Changes to the Parliamentary Constituencies Act 1986 Mar 25, 2020 15:16:33 GMT via mobile
Post by bjornhattan on Mar 25, 2020 15:16:33 GMT
I'm in two minds about it. On the one hand, the EU electoral regions allowed definite allotments of whole numbers of seats to the various parts of England, and this simplified and clarified the process (and I suspect also made Mr Larkin's life easier).
On the other hand, regional boundaries that are in practice uncrossable create some rigidities. The obligation to treat N Lincs and NE Lincs UAs separately from Lincs is one example. Another is Milton Keynes UA: obviously we haven't got the numbers yet but we can pretty sure it will be too big for two seats and too small for three, so it will have to be paired. If you use the existing regions, or ceremonial counties, that pairing can only be with Bucks. It so happened that under the 2018 review (or 'Zombie II' as we should perhaps start to call it) a pairing with Bucks worked out reasonably well; but what if, when we see the numbers for the new review, it is obvious that a pairing with Nhants or Beds would work far better?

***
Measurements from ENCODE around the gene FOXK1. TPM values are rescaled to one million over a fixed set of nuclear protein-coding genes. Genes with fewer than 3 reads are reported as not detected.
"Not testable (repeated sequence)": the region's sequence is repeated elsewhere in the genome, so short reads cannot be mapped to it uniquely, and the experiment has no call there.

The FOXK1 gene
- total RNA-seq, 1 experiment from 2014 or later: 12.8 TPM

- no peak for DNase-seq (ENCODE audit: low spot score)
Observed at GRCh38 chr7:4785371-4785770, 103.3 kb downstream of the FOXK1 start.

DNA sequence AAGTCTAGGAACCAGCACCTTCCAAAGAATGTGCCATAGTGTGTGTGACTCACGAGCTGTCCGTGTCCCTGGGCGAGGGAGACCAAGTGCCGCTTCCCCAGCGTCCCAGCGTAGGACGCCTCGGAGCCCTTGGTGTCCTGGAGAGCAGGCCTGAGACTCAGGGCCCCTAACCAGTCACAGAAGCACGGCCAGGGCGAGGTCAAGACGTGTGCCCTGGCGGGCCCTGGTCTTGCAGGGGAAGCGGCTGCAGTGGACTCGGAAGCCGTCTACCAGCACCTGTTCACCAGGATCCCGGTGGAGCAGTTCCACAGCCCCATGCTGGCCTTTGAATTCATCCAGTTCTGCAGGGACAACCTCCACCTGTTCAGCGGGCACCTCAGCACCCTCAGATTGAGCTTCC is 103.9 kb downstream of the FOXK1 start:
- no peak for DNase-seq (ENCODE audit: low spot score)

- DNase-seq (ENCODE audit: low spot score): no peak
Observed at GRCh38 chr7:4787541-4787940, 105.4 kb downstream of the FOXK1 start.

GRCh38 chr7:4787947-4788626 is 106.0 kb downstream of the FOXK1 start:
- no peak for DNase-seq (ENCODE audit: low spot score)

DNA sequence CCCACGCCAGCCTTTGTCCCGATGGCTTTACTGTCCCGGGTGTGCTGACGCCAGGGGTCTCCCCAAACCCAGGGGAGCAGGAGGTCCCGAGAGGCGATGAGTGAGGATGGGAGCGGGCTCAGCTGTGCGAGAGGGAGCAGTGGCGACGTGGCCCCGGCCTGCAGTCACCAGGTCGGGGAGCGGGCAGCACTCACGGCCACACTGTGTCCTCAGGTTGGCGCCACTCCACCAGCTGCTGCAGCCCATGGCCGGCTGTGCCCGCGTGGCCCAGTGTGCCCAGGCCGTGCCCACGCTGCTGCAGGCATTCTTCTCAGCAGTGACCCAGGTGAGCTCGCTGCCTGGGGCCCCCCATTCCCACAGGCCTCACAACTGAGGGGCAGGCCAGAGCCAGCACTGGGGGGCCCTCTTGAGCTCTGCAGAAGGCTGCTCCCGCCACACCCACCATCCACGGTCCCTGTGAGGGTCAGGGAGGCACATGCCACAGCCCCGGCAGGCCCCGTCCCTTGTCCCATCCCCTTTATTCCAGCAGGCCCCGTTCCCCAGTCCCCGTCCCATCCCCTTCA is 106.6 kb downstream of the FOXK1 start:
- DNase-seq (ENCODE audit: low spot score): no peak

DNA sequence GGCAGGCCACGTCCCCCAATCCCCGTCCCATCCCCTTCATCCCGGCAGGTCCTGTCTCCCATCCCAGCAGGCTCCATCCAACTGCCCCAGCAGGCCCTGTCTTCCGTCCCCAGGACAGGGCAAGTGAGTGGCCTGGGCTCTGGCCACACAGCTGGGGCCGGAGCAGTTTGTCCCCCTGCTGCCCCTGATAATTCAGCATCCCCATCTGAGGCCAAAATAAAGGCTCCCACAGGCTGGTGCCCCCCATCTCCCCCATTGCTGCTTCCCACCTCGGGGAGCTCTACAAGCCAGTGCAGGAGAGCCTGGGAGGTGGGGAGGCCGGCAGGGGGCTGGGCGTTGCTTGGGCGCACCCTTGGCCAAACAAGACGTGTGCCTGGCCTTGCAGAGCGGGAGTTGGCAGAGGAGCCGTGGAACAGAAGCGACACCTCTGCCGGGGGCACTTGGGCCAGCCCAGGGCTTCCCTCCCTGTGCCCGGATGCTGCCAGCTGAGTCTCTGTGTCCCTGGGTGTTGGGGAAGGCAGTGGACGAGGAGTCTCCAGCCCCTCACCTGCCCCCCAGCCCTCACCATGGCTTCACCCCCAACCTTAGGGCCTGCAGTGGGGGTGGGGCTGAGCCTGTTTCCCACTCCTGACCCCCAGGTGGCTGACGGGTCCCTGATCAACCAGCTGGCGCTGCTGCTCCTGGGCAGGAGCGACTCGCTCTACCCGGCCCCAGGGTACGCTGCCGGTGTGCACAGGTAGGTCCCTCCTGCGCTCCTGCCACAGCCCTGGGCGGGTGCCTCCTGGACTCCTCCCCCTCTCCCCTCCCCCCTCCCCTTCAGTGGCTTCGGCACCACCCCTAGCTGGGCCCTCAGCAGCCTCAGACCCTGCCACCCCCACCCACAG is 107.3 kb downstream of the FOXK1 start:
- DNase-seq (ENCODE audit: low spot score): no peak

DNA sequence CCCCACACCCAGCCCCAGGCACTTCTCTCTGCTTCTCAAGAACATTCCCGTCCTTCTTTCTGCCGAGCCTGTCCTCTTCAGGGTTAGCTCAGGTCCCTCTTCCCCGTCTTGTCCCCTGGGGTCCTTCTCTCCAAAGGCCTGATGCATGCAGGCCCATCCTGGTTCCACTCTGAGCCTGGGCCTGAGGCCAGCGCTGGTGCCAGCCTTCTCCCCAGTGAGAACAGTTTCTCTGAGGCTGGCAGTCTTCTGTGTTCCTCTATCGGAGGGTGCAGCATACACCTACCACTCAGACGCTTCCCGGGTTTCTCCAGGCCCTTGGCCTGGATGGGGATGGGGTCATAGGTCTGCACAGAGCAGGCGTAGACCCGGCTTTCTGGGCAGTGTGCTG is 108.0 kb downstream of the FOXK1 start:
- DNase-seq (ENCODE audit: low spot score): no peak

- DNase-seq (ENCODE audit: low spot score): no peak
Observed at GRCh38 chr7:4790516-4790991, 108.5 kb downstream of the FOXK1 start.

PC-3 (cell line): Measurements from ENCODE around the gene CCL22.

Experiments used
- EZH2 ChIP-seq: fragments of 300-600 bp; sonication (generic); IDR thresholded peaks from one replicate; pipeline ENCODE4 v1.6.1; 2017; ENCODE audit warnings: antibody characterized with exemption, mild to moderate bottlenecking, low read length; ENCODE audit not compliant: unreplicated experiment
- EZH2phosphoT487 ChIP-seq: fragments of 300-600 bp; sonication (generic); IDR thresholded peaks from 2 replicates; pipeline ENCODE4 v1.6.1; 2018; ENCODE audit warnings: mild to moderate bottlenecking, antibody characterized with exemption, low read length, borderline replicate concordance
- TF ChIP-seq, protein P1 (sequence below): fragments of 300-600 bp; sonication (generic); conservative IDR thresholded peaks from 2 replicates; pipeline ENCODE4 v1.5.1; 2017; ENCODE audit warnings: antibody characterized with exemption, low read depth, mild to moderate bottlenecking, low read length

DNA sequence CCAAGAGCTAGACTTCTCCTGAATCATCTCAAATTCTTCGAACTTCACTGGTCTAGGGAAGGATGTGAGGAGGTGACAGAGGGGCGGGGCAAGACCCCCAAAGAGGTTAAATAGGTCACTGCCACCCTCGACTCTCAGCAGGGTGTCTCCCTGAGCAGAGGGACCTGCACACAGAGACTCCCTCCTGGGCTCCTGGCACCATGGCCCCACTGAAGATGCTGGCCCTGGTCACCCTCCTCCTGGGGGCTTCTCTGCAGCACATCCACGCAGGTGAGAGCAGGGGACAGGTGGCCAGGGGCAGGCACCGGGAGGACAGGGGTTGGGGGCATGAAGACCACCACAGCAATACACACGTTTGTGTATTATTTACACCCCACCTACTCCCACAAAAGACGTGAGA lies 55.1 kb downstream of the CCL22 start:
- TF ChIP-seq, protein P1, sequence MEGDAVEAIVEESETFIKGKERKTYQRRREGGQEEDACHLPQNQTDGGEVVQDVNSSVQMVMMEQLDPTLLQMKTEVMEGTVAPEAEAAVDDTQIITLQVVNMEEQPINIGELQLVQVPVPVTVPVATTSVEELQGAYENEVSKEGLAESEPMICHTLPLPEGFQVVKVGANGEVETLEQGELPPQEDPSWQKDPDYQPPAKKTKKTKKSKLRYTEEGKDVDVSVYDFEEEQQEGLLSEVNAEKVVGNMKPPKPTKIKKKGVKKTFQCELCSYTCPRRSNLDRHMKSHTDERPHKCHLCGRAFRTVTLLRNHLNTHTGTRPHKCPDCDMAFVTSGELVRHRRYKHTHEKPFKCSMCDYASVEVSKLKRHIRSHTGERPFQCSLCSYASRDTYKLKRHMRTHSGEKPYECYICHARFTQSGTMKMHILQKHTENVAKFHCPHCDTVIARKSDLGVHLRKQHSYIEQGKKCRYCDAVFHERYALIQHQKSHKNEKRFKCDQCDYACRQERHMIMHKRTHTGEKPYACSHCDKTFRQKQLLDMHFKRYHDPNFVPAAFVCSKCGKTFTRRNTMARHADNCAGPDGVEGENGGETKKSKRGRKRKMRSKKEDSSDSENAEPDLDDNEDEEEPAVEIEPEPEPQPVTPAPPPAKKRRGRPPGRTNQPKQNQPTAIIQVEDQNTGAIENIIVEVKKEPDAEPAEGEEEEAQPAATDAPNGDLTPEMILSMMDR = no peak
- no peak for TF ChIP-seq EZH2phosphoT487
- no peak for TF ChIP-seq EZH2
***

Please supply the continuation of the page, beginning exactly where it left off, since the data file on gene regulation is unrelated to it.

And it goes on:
It's a finely balanced argument. I think on the whole I prefer retaining the regions, but I can see a strong case either way.
If the regions are dropped, I think there should remain a rule that no constituency should cross the boundary of Greater London.
Finally on the tolerance: I've said this before (so feel free to stop reading at this point) but I strongly disagree with greenrobinhood's suggestion of 10%. It would mean that, if we assume for the purposes of illustration an electoral quota of 72500, you could have adjoining seats with electorates of 65251 and 79749 and you be obliged to regard this situation as perfectly regular and satisfactory. Even if there were a ward or two on the boundary ripe for shifting, you would not be able to make the change (absent some other factor such as better community ties with the smaller seat) because the obligation is only to get seats within the range, not to aim for the middle of the range. I do agree that the slightly smaller seats under the new review will make 5% very challenging to achieve, so I suppose I could live with 7% or 7.5%, but 10% is far too much.
Even with that, I'm not entirely convinced - what if the numbers work out best if you have a Romford and Brentwood or Dartford and Crayford? The Greater London boundary isn't always clear cut on the ground.